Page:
Harvard Astronomy 201b

Sample Post: Definitions of Temperature

In Uncategorized on January 22, 2011 at 4:03 am

A list of the more common uses of the term “temperature”, and their interrelationships

The Radex manual gives a nice, concise description of these terms

Kinetic Temperature

The “normal” temperature, that appears in the ideal gas law. The average translational kinetic energy of particles.

Excitation Temperature

A property of a pair of energy levels, equal to the temperature of a system in thermodynamic equilibrium that would produce the same population ratio.Defined by the following equation

\frac{n2}{n1} = \frac{g2}{g1} {\rm exp}\big[\frac{E_1 - E_2}{k T}\big]

The excitation temperature is equal to the kinetic temperature in the limit of thermodynamic equilibrium.

Brightness Temperature

A property of a body radiating at a specific intensity. Equal to the temperature of an ideal blackbody that would emit at the same intensity.

I_\nu = \frac{2 h\nu^3}{c^2} \frac{1}{{\rm exp}\big[ \frac{h \nu}{k T_B} \big] - 1}

Equal to the Rayleigh Jeans temperature at long wavelengths.

Rayleigh-Jeans Temperature

A property of an object radiating at a given specific intensity. Equal to the temperature of a Rayleigh-Jeans emitter that would emit at the same intensity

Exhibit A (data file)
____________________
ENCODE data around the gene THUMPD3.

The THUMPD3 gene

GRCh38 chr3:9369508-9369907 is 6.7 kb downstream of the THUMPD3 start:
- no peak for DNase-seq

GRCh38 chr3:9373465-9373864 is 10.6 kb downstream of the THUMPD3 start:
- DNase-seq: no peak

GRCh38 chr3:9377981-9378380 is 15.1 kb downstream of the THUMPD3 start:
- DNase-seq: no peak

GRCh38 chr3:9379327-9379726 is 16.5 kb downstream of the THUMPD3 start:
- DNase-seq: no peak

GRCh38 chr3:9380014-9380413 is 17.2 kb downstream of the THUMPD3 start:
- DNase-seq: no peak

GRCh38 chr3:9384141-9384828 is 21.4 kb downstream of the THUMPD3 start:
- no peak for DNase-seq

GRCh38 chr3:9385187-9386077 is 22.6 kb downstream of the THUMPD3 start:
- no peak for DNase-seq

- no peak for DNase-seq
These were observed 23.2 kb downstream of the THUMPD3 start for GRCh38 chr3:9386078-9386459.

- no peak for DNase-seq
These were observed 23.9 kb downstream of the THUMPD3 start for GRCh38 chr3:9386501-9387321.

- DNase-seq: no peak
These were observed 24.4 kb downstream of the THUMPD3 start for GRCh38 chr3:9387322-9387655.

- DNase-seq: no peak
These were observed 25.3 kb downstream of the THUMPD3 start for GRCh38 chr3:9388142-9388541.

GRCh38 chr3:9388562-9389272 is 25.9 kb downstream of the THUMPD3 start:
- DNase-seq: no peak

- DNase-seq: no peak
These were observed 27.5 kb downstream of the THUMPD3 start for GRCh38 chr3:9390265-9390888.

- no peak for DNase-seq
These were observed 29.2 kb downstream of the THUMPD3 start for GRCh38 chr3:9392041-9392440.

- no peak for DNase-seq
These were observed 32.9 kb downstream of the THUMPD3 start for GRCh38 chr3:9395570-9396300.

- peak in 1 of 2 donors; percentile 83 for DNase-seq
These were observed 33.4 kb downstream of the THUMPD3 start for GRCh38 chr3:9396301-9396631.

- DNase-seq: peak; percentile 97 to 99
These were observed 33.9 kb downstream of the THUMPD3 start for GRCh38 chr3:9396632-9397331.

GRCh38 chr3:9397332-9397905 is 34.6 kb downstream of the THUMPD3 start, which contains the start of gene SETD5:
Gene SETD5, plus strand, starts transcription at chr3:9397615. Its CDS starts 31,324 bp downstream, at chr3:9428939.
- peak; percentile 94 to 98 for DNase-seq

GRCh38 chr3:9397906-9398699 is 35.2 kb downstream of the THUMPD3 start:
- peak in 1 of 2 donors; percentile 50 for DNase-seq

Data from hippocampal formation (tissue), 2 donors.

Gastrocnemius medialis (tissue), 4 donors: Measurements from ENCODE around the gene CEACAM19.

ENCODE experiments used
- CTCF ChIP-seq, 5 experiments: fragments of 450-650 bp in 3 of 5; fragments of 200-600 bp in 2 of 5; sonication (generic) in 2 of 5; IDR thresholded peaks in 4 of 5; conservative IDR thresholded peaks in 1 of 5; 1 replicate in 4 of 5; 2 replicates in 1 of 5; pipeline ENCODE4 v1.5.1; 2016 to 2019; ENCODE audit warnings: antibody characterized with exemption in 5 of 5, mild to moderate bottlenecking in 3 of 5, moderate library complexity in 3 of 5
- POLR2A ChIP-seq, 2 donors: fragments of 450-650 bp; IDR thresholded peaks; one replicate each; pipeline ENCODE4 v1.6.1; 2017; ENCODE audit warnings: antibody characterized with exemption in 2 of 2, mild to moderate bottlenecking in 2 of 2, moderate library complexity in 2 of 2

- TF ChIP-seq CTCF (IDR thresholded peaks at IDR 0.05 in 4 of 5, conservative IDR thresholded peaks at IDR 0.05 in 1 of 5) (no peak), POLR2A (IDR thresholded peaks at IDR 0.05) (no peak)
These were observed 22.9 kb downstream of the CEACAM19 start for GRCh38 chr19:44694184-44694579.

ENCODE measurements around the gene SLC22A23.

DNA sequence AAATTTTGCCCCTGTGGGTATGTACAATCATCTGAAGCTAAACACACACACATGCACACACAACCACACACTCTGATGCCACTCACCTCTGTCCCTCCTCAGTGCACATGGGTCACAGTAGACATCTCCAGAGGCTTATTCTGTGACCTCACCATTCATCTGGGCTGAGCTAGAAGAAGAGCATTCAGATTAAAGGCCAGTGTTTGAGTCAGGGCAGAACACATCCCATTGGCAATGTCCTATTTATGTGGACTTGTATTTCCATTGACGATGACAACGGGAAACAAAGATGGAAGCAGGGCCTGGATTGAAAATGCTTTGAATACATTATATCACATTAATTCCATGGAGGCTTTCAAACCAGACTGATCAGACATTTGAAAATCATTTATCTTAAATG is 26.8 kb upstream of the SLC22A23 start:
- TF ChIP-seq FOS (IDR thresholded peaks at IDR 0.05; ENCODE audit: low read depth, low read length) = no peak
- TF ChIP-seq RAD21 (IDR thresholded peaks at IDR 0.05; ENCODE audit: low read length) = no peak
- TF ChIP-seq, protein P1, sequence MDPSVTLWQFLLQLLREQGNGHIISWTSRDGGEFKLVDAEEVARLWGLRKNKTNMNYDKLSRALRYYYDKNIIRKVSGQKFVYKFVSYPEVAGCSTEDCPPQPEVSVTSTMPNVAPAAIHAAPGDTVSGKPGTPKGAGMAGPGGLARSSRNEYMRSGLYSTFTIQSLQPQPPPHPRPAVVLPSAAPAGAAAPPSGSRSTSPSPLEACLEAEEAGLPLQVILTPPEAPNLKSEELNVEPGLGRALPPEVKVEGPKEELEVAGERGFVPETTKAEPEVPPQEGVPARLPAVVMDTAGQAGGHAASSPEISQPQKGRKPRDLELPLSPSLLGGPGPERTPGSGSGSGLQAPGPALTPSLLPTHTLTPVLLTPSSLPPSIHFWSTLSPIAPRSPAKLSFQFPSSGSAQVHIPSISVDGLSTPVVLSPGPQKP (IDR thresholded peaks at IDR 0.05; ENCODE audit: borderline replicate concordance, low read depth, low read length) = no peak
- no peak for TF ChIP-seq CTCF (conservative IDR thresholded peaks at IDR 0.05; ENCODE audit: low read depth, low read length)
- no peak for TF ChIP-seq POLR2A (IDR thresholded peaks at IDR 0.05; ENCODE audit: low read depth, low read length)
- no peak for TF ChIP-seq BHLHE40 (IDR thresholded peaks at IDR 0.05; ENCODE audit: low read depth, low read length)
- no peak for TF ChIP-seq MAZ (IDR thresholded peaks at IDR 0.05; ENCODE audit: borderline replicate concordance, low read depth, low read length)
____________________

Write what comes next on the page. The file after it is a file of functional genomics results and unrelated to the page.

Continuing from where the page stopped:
I_\nu = \frac{2kT \nu^2}{c^2}

Converges to the brightness temperature at long wavelengths.

Radiation Temperature

Synonymous with the Rayleigh Jeans temperature.

Antenna Temperature

The power received by an antenna, expressed as a temperature

P^{source} = kT_A \Delta \nu

or, expressed in terms of source flux,

T_A = \frac{A}{2k} F_\nu \eta_A

Here, \eta_A  is the efficiency of the antenna (the fraction of radiation detected by the telescope), and A is the telescope area.

Main Beam Temperature

The antenna temperature, corrected for the telescope efficiency

T_{mb} = T_A / \eta_{A}

The main beam temperature and (Rayleigh Jeans) radiation temperature are equal when a source is resolved (i.e. it fills the telescope beam). Otherwise,

T_{mb} = T_r \frac{\Omega_{\rm source}}{\Omega_{\rm beam}}

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